“Government only has to put in place conditions that are conducive to the evolution of an agriculture-driven economy to facilitate the work of our agriculturalists. This will also boost the realisation of the various agricultural policies of the Federal Government.

“In addition, the government should provide tractors and other equipment that would ease crop growing for our farmers,” he said.

Ifeanyi urged all tiers of government to form a synergy in efforts to ensure that all the moribund irrigation facilities across the country were promptly rehabilitated.

Mrs Chikodi Afam, a rice farmer in Adani, underscored the need to motivate the country’s farmers to enable them to have good yields.

She conceded that the Federal Government’s Growth Enhancement Support (GES) had been particularly beneficial to rice farmers because of the provision of high-yield rice seeds, fertilisers and other farm inputs.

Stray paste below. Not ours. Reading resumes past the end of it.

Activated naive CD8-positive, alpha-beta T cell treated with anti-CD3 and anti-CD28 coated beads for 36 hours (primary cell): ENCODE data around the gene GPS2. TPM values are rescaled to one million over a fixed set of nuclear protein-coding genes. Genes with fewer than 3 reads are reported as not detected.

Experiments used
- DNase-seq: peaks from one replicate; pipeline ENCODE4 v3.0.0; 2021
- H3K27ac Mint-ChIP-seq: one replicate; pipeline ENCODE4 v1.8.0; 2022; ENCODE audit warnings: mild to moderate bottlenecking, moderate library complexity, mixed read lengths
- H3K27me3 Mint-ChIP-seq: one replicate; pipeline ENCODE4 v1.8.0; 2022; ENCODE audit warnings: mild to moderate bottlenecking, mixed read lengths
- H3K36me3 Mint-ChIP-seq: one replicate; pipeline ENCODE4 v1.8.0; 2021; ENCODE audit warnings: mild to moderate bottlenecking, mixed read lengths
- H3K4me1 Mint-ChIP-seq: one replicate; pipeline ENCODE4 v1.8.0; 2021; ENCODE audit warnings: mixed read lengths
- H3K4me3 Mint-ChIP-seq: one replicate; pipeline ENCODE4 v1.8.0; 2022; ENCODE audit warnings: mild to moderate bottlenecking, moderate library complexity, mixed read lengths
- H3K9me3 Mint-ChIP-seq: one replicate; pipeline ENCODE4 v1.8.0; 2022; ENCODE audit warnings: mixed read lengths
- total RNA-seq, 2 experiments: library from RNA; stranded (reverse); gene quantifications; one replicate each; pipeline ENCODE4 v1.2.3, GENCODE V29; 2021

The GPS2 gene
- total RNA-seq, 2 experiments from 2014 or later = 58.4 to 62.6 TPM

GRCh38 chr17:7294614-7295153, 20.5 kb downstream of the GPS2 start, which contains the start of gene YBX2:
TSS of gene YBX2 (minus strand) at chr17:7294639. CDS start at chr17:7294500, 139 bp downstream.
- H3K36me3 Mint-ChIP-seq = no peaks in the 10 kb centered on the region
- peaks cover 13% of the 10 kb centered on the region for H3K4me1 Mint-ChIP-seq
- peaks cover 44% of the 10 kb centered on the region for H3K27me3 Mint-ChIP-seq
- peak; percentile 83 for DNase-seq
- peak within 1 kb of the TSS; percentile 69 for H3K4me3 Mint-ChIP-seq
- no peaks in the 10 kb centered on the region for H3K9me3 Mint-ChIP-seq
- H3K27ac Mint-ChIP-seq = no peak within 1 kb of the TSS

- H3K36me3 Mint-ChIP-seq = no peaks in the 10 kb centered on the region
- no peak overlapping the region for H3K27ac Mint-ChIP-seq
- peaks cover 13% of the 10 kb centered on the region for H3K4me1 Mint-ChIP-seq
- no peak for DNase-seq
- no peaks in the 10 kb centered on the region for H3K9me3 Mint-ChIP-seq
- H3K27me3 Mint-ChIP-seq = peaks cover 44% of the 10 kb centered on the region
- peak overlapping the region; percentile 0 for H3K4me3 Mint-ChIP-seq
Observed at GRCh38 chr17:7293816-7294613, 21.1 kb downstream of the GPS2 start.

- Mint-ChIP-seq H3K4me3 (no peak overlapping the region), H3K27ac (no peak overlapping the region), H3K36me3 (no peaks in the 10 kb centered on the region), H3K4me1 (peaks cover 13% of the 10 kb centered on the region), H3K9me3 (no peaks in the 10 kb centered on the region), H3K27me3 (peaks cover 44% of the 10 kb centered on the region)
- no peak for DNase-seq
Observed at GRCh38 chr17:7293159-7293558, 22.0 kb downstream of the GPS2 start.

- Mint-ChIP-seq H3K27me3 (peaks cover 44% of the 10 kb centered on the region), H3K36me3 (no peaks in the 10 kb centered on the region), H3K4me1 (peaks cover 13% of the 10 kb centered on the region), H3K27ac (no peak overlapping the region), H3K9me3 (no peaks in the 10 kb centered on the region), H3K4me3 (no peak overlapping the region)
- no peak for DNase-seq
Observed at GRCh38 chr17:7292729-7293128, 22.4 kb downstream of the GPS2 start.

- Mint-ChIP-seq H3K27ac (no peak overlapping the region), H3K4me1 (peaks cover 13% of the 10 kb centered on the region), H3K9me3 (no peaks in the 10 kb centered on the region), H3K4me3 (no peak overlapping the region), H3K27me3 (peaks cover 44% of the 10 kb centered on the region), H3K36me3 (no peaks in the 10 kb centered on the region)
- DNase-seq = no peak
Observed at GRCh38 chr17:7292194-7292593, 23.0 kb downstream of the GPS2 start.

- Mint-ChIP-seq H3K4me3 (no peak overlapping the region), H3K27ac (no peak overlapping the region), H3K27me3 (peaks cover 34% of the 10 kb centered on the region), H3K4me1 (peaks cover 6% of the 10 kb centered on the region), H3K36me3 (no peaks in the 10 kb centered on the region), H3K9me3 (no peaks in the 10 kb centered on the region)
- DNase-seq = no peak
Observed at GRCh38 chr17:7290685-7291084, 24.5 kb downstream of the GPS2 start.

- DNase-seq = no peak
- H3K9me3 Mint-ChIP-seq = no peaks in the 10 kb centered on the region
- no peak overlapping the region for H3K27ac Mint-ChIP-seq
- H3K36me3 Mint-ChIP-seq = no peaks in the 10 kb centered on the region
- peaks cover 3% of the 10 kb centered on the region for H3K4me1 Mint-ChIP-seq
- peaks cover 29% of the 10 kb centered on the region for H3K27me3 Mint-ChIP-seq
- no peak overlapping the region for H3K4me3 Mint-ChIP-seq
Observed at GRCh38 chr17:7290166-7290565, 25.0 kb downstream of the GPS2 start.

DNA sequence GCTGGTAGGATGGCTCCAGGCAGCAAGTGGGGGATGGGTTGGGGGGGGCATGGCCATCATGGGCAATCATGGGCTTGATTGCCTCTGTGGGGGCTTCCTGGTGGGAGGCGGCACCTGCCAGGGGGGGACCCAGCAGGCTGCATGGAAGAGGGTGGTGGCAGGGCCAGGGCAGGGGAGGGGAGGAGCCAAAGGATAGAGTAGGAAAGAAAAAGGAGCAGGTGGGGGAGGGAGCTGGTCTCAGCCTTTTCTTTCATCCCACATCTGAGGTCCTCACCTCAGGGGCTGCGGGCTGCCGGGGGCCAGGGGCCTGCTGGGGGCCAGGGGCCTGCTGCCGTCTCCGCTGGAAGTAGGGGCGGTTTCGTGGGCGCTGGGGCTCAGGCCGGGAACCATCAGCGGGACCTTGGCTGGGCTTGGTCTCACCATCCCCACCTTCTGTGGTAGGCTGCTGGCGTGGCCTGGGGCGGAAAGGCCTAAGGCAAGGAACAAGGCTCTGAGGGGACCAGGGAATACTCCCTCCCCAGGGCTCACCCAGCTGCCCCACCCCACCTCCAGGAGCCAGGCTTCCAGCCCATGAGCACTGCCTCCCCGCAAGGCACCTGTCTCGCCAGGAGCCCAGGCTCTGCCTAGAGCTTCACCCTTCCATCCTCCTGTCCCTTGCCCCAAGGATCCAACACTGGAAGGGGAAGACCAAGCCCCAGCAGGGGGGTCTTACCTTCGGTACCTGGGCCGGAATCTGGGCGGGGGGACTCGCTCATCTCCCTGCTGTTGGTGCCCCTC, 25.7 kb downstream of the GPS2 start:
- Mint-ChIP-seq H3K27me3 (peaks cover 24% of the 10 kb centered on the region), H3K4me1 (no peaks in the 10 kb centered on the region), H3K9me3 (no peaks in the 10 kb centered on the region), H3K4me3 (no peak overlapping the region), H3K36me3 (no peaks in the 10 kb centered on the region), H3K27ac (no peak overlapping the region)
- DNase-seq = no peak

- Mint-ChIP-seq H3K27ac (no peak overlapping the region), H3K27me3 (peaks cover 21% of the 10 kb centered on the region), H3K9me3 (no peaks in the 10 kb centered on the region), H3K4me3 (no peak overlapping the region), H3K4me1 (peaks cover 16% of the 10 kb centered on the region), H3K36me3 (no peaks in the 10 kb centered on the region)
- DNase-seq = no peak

Nevertheless, Afam stressed the need for increased government intervention in the provision of irrigation facilities, access roads to rice fields and tractors for rice cultivation.

To many rice farmers across the country, however, the recent developments in the agricultural sector are quite cheering.

Observers, nonetheless, urge the government to fast-track the implementation of rice cultivation and milling projects, so as to ensure that plans to outlaw rice imports by 2015 will not have a negative effect on the citizens, particularly those who are fond of eating rice.

Source: NAN